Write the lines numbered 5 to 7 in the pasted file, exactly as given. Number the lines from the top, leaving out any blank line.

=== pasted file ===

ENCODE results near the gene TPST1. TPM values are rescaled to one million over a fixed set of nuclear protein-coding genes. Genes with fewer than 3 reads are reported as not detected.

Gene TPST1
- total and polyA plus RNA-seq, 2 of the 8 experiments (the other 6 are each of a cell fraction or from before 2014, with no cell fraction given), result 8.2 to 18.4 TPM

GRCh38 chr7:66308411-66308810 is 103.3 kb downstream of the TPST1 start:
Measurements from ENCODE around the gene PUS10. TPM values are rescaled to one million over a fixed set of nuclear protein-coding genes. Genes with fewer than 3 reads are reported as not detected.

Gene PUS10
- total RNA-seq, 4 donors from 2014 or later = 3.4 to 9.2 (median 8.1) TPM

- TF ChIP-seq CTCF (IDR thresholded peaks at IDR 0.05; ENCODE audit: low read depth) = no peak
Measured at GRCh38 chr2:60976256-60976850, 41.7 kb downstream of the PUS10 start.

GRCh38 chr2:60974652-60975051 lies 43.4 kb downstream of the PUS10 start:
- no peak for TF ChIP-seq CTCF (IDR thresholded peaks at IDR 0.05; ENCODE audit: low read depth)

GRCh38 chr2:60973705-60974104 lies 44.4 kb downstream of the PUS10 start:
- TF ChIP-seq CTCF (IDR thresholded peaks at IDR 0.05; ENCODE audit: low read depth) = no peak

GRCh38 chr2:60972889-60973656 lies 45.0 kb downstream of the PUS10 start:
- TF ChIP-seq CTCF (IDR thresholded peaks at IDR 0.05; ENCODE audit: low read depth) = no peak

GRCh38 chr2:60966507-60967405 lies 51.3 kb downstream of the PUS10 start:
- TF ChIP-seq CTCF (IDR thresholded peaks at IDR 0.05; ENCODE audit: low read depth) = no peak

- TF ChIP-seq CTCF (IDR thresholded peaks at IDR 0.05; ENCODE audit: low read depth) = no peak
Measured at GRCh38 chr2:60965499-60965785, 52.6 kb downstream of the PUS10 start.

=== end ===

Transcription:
Measurements from ENCODE around the gene PUS10. TPM values are rescaled to one million over a fixed set of nuclear protein-coding genes. Genes with fewer than 3 reads are reported as not detected.

Gene PUS10
- total RNA-seq, 4 donors from 2014 or later = 3.4 to 9.2 (median 8.1) TPM